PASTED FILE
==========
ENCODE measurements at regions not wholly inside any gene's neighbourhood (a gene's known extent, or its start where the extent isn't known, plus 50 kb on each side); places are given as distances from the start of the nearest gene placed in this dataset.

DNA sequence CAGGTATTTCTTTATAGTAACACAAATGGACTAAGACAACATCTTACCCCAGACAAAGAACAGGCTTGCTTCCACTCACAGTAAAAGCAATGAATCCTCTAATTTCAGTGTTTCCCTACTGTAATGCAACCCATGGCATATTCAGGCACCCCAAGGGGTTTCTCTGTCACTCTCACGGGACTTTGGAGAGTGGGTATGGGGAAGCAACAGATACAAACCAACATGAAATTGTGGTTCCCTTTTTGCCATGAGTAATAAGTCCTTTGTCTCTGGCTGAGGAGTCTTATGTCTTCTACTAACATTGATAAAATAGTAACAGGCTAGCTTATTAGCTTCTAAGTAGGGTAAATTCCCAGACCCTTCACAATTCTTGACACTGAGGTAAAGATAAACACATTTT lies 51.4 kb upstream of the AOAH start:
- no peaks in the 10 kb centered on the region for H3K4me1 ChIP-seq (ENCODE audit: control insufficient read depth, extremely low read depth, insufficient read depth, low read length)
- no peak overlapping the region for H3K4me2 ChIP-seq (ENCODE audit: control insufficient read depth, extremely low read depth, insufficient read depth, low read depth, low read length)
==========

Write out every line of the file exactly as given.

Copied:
ENCODE measurements at regions not wholly inside any gene's neighbourhood (a gene's known extent, or its start where the extent isn't known, plus 50 kb on each side); places are given as distances from the start of the nearest gene placed in this dataset.

DNA sequence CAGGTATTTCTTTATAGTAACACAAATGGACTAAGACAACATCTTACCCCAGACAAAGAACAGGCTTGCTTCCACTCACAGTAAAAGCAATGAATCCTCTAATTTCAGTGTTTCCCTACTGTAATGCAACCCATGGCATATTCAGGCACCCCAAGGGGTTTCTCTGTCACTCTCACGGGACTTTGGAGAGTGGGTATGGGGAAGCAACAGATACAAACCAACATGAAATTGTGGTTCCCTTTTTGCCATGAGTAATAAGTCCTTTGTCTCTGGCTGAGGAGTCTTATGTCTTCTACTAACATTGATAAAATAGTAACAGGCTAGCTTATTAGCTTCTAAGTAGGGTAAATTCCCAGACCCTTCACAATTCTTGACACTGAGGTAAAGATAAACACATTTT lies 51.4 kb upstream of the AOAH start:
- no peaks in the 10 kb centered on the region for H3K4me1 ChIP-seq (ENCODE audit: control insufficient read depth, extremely low read depth, insufficient read depth, low read length)
- no peak overlapping the region for H3K4me2 ChIP-seq (ENCODE audit: control insufficient read depth, extremely low read depth, insufficient read depth, low read depth, low read length)